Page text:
The cup I won from this demo is now on a bookcase behind me, and the baby sleeps in the next room.
To me, it looks like there are 2 trophies in this photo… 🙂 I’m sure you have countless trophies in your room…
From Assembly I’ve got 4. aMUSiC has the first one at his home in Athens, the first one was golden and the other 3 I have them here are silver. I’ve also got some cups from other parties like The Gathering and many medals and Scene.org award over the years, but this cup in 2007 is the biggest and it’s quite heavy too. I had a problem taking it on the plane… Everybody was asking “what is it for?” but I didn’t want to tell them that I got from “geek competition” 🙂
Hahaha 🙂 But seriously, why did you do that? You could have just gave up and enjoy newly-wed life and baby…
Maybe it was wrong to be obsessive, but I started something that I liked and the music was really nice, so I gave my best shot. Sometimes you only have one chance to do it. But I wouldn’t do that again.
Been there, done that. There is no point killing yourself. I don’t like obsessions or to be focus on one thing in life. To say “make demos” all life is like “I can do good demos – yes, ok but what about something else?” It’s a hobby, and in the large scheme of things it is nothing. But while you do that, it is fun… That’s why I wouldn’t go obsessively all out for 4 months now, even if I had the option.
But I think you can say that now because you already achieved it by giving everything you have for Iconoclast…
Yes, that too. I’ve climbed my own Olympus so I’m content. Even though for another person it is a silly “Olympus”.
Right now, making a demo once or twice a year is satisfying enough. I don’t think I can honestly say that I can give up because my jobs revolves around it.
I’m glad to hear that you will stay 🙂 Is there anything you really care when you make demo?
To be as unorthodox as I can. To get my hands dirty with code and enjoy, and make a truly handmade demo without tools – because I hate demotools.
What do you mean by “dirty with code”?
To put effort, to press MANY keys, to change your mind, to struggle, to start from scratch… until you get to exactly where you want without many compromises. In other words “too much typing”.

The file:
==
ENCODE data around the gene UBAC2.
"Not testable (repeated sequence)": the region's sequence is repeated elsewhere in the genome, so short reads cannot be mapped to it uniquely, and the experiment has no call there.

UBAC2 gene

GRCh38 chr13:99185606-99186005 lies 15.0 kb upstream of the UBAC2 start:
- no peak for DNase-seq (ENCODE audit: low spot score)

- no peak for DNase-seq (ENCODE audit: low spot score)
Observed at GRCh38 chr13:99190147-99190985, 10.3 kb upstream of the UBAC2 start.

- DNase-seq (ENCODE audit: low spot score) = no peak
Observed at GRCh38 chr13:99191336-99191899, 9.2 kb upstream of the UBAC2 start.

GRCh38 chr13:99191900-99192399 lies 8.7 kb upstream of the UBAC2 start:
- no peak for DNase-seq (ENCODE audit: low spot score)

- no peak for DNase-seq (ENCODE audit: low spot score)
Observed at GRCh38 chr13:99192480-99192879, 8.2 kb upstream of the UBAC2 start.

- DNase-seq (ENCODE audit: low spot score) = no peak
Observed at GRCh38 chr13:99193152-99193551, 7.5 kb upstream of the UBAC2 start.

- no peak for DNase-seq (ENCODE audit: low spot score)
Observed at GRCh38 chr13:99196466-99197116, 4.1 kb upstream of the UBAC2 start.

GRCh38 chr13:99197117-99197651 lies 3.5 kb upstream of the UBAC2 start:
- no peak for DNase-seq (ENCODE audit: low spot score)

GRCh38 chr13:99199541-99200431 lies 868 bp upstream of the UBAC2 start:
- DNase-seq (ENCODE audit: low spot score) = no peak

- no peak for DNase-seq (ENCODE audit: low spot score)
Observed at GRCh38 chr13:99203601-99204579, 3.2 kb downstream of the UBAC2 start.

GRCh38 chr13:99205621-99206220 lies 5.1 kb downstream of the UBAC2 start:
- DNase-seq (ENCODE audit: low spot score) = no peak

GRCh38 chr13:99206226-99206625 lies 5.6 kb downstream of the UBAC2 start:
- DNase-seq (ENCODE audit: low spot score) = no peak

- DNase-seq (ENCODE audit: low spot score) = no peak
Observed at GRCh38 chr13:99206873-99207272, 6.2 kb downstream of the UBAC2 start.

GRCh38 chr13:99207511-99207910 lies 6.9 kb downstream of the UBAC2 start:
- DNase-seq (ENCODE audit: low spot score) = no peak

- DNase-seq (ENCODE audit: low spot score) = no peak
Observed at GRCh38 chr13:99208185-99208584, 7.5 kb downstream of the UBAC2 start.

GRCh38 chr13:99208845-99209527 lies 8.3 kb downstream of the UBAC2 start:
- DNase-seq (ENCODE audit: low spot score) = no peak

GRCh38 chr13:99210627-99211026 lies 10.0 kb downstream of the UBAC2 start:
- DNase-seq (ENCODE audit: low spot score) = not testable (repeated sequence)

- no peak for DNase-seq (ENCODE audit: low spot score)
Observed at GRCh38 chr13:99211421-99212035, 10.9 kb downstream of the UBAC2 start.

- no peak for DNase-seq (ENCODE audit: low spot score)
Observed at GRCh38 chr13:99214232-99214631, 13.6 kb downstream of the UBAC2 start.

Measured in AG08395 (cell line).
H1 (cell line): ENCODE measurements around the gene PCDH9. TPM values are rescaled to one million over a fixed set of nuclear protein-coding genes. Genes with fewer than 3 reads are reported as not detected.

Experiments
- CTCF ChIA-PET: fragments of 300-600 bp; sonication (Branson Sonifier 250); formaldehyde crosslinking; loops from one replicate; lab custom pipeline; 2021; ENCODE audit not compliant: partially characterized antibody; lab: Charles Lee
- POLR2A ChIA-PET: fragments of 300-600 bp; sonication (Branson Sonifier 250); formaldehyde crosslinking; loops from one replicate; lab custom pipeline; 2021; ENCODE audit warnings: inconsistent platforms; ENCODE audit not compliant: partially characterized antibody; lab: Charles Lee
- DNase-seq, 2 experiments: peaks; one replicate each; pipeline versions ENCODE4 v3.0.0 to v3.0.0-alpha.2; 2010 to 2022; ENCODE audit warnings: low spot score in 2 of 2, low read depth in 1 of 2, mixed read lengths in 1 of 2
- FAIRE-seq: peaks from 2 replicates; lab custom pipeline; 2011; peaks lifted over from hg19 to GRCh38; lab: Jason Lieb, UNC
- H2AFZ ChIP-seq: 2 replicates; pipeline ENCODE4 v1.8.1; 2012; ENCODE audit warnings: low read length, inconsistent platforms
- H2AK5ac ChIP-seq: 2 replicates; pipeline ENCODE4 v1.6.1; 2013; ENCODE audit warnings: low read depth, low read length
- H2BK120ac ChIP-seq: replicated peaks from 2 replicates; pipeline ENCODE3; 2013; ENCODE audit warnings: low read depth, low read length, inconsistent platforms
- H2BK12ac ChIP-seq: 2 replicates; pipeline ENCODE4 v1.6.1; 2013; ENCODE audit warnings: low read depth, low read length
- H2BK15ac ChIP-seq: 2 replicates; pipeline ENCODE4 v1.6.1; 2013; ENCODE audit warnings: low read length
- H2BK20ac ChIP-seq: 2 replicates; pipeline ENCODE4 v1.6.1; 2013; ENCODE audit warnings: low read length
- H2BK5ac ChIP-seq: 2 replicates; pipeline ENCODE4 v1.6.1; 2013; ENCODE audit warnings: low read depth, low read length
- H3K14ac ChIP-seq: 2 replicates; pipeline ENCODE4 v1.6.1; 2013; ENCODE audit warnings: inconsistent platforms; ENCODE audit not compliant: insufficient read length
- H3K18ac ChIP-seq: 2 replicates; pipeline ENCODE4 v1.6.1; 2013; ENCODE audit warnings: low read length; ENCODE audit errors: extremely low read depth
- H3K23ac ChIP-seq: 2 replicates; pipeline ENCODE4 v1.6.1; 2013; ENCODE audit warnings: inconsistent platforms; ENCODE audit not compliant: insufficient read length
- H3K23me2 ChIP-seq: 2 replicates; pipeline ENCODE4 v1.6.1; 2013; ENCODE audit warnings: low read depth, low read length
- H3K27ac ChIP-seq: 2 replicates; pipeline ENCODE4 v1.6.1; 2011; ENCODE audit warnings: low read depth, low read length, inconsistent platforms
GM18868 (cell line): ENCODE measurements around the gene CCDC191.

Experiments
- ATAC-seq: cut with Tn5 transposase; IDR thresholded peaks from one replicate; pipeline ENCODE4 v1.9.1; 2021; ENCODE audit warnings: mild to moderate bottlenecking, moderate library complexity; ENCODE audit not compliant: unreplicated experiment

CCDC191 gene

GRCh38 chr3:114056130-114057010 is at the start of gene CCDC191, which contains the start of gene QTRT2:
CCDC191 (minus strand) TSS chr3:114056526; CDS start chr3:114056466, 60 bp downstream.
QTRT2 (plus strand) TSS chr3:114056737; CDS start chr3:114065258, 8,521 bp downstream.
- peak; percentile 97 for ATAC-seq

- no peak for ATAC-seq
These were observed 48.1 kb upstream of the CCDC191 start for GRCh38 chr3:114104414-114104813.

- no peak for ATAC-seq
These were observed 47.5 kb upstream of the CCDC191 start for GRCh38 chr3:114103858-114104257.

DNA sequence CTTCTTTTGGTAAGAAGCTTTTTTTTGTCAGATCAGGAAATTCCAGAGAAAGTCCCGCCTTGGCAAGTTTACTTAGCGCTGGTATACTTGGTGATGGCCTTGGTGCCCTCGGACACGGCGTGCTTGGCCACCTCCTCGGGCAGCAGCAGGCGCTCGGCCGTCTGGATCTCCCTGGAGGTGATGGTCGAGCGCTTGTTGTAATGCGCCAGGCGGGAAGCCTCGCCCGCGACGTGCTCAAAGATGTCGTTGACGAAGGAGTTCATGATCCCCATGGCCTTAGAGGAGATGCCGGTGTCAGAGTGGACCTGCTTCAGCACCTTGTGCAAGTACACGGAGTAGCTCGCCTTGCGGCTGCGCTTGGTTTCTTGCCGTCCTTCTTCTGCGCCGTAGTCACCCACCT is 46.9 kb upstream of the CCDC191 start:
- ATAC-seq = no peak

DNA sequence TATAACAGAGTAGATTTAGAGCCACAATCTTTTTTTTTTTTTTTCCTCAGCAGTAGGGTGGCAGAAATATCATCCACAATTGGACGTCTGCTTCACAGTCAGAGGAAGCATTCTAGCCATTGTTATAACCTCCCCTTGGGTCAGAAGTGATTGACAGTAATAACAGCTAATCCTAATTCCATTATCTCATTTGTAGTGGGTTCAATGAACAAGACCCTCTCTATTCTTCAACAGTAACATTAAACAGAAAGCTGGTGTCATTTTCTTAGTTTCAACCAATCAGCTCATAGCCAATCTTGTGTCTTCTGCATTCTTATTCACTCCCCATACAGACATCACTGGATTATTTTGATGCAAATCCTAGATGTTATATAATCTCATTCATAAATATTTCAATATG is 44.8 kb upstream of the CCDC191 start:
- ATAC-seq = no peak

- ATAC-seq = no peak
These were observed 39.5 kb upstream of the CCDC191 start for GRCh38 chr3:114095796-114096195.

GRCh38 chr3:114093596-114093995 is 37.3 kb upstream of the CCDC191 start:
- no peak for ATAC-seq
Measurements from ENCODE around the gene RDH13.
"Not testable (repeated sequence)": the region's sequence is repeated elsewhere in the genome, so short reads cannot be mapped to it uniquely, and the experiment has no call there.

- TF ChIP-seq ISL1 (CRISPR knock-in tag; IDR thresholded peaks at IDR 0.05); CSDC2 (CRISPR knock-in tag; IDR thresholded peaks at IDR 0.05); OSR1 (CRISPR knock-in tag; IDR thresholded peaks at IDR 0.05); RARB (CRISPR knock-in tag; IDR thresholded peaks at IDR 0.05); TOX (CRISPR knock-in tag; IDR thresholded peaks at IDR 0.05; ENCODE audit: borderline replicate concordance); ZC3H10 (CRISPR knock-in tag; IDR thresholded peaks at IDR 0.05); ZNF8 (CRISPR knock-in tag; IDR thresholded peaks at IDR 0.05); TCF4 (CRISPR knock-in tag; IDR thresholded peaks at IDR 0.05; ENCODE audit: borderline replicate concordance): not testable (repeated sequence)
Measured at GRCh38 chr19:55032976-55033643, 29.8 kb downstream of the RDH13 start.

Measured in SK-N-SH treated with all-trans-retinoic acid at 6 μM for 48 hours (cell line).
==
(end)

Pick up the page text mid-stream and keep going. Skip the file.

You just said that you don’t like demotool, but then what program do you use to make?
I use Visual Studio for programming, that’s for 99% of my demo. I don’t like demotools not because I have an objective reason for doing so. Other people will disagree but it just doesn’t work for me.
What is the advantage and disadvantage of making demo without demotools? Is it more fun or more efficient?
For me it is both. I think hardcoded demos show that they are hardcoded in little details, how scenes blend into each other and optimizations. I don’t know whether it is harder or not, but I simply don’t care for demotools. Disadvantage is that you have to be a programmer to write a demo. An “artist” cannot write a hardcoded demo.
I’m not sure if I understood what hardcoding is correctly… but if you don’t use demotools, you have to build scenes and have your code ready in your head before actually typing the keyboard, because you can’t play around with camera etc? So in a very extreme example, if I lock you in a room with only a pen and notebook, you can still write and complete a demo in the notebook?
I cannot write a demo in the notebook. The code is in my head, but it is mostly wrong 🙂 But the basics are correct. Cameras are easy. The hardest thing is to get the idea. Honestly, transferring the idea to code is not a problem, one way or another we’ll do it. But the idea… this is a problem because you want new ideas. I mean, it’s about the ambience and what you show and the effect.